"String theory with a negative cosmological constant just goes much better," Hertog says.

But Hawking's latest work suggests that this supposed flaw may actually be the thing that knits string theory back to reality. In a paper posted online, Hawking and colleagues describe how they produced a plethora of universes from wave functions with negative cosmological constants, some of which are expanding and accelerating (arxiv.org/abs/1205.3807).

"Some of those universes are accelerating, just like our universe," Hertog says. "It turns out the quantum state includes both kinds of universes, automatically." For a certain wave function, these accelerating and expanding universes even turn out to be the most likely ones.

The key to this insight was recognising that the universes generated by the team's wave function could evolve to look a lot like a particular formulation of string theory, produced by Juan Maldacena of the Institute for Advanced Study in Princeton, New Jersey in 1997 (arxiv.org/abs/hep-th/9711200). "There was a mathematical connection, a very elegant connection," Hertog says.

Once they had spotted its connection to their wave function, Hawking's team decided to try to stitch the two together by writing a new wave function with a negative cosmological constant. They reasoned that this would allow them to borrow the beautifully complete mathematical picture of the universe provided by string theory and produce universes that accelerate outwards.

What about the observations suggesting that our universe is flat? Similar to how Newton's laws of motion work for everyday objects but give way to the more comprehensive laws of Einstein on cosmological scales, Hawking's team thinks that the universe's apparent flatness may describe it well as far as we can see but ultimately gives way to an underlying Escher-like geometry.

It is too soon to declare the universe solved. Maldacena says the Hawking team's model leaves out aspects of complete versions of string theory, such as provisions for the stability of some particles. "It would be wonderful if it was all we need to do," he says. "But I think it's too simplified. It's hard to see how it can be expanded to a more complete theory."

Hertog agrees that their work isn't finished - but thinks that the negative cosmological constant will eventually lead to a complete, description of the universe we observe. "It's an avenue that is opening up now," he says, "not something we have yet."

THE universe may have the same surreal geometry as some of art's most mind-boggling images. That's the upshot of a study by the world's most famous living scientist, Stephen Hawking of the University of Cambridge.

The finding may delight fans of Dutch artist M. C. Escher, but Hawking's team claim that their study provides a way to square the geometric demands of string theory, a still-hypothetical "theory of everything", with the universe we observe.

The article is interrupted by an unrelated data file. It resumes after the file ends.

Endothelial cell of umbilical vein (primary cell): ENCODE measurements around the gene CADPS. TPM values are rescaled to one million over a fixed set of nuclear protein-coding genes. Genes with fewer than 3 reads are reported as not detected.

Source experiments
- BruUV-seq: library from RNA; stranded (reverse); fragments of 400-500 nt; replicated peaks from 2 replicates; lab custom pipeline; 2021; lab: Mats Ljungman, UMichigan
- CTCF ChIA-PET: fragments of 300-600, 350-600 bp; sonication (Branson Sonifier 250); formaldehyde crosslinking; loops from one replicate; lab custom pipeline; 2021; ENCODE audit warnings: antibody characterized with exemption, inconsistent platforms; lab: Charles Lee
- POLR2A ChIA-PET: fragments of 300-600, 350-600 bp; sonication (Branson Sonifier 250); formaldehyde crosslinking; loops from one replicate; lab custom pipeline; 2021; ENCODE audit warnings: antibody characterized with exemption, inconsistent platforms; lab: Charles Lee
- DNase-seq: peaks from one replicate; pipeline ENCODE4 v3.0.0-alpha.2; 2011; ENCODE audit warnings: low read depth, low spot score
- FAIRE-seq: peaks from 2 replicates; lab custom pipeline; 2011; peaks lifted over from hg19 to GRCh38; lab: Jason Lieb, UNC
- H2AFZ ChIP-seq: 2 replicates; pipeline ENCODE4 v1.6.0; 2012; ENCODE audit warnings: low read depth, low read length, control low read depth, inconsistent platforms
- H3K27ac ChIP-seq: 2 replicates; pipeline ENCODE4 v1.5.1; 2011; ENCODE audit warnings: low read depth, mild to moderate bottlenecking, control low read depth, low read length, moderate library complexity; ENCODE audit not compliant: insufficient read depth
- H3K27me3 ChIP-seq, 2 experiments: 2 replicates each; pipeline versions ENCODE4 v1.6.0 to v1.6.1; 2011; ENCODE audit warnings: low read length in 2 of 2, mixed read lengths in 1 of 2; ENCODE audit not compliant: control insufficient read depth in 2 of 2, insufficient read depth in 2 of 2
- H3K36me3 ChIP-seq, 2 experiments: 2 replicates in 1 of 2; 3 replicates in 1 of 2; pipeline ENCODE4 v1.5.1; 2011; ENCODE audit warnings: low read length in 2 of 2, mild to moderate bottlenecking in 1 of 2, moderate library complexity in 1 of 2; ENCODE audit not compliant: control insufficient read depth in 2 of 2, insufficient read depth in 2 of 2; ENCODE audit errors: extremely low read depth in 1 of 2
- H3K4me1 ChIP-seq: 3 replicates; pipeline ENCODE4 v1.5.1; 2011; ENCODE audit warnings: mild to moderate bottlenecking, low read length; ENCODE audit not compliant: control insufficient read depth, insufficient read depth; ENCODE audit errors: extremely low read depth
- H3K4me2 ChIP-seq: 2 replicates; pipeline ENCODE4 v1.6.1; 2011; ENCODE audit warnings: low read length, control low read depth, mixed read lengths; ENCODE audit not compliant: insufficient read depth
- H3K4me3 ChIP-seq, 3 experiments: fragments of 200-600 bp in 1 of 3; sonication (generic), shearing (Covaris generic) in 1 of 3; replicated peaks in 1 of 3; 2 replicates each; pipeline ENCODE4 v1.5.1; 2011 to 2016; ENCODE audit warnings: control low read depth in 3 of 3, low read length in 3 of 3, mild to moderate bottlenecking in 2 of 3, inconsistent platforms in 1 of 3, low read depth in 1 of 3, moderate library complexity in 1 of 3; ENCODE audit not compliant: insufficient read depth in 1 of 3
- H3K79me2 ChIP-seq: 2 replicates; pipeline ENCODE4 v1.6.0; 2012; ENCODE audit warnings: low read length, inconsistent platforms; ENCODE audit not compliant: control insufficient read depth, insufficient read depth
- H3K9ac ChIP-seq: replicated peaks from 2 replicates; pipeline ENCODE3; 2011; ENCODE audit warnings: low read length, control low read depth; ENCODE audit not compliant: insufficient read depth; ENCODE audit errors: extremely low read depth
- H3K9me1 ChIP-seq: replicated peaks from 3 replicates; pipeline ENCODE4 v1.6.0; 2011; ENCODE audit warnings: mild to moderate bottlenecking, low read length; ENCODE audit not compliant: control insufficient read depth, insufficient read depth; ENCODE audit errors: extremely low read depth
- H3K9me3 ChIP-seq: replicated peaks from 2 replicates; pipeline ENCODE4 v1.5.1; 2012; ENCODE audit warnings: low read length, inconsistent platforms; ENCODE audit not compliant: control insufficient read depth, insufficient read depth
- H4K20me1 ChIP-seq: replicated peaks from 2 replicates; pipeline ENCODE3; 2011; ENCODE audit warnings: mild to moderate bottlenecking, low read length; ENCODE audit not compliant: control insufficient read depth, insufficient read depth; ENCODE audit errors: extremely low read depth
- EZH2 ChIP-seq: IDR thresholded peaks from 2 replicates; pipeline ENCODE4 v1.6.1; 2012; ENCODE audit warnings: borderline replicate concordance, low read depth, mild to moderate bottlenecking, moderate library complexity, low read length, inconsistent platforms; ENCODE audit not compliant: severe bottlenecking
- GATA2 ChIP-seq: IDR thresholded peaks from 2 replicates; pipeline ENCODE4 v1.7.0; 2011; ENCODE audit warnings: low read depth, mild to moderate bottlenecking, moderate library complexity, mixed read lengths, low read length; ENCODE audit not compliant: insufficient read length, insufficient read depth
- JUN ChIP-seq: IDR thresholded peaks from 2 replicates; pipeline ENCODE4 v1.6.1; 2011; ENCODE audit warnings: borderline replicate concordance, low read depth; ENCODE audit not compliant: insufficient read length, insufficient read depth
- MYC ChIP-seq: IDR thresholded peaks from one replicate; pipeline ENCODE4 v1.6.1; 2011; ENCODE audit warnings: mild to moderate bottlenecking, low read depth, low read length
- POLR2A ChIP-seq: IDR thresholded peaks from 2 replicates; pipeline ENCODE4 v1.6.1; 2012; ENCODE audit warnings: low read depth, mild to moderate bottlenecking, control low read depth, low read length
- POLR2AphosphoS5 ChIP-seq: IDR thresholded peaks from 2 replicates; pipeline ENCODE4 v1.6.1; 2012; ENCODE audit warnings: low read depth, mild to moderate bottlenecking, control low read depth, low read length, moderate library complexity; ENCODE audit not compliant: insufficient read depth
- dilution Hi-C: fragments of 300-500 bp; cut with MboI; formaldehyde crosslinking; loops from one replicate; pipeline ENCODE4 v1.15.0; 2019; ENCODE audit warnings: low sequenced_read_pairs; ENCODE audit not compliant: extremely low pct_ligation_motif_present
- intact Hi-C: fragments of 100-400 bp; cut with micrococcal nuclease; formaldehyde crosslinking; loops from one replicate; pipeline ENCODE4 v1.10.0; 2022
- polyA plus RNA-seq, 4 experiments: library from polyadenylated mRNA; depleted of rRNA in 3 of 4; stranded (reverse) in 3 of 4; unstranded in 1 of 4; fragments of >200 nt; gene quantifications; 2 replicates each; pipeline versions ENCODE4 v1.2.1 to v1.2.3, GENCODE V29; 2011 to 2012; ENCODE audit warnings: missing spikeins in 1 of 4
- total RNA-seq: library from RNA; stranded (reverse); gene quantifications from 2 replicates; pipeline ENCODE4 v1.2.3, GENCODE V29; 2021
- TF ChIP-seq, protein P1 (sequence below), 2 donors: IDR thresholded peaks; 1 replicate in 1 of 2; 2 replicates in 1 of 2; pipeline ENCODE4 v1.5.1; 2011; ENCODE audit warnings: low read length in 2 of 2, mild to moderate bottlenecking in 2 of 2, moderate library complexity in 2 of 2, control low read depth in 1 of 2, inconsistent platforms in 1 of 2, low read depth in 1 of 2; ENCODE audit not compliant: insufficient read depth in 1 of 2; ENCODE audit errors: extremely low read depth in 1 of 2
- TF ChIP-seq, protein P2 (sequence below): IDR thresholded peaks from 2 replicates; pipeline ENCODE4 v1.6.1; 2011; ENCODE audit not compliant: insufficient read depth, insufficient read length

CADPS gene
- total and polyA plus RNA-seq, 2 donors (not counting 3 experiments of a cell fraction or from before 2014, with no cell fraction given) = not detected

Their calculations rely on a mathematical twist that was previously considered impossible. If it stands up, it could explain how the universe emerged from the big bang and unite gravity and quantum mechanics.

"We have a new route towards constructing string theory models of our world," says Hawking's colleague Thomas Hertog of the Institute for Theoretical Physics at the Catholic University of Leuven (KUL) in Belgium.

On the face of it, the idea that Escher's images can describe the layout of the universe seems to contradict what we know about it.

The images in question are tessellations, arrangements of repeated shapes, such as the images of interlocking bats and angels seen in Circle Limit IV. Although these are flat, they serve as "projections" of an alternative geometry called hyperbolic space, rather like a flat map of the world is a projection of a globe. For example, although the bats in the flat projection appear to shrink at an exponential rate at the edges, in hyperbolic space they are all the same size. These distortions in the projection arise because hyperbolic space cannot lie flat. Instead, it resembles a twisting, wiggly landscape of saddle-like hills.

That is not what our universe seems to look like. Measurements of the cosmic microwave background - the echo of the big bang - and distances to supernovae have revealed that our universe is flat, not twisted.

It is also expanding at an accelerating rate, because of a mysterious entity known as dark energy. We don't know what dark energy is or where it came from, but the mathematical language provided by Einstein's theory of general relativity has a way to describe this accelerated expansion. Sticking a constant - known as the cosmological constant - into the general-relativity equations keeps the universe expanding forever, but only if the constant has a positive sign. Until now, saying we live in an ever-expanding universe has been the same as saying our universe has a positive cosmological constant.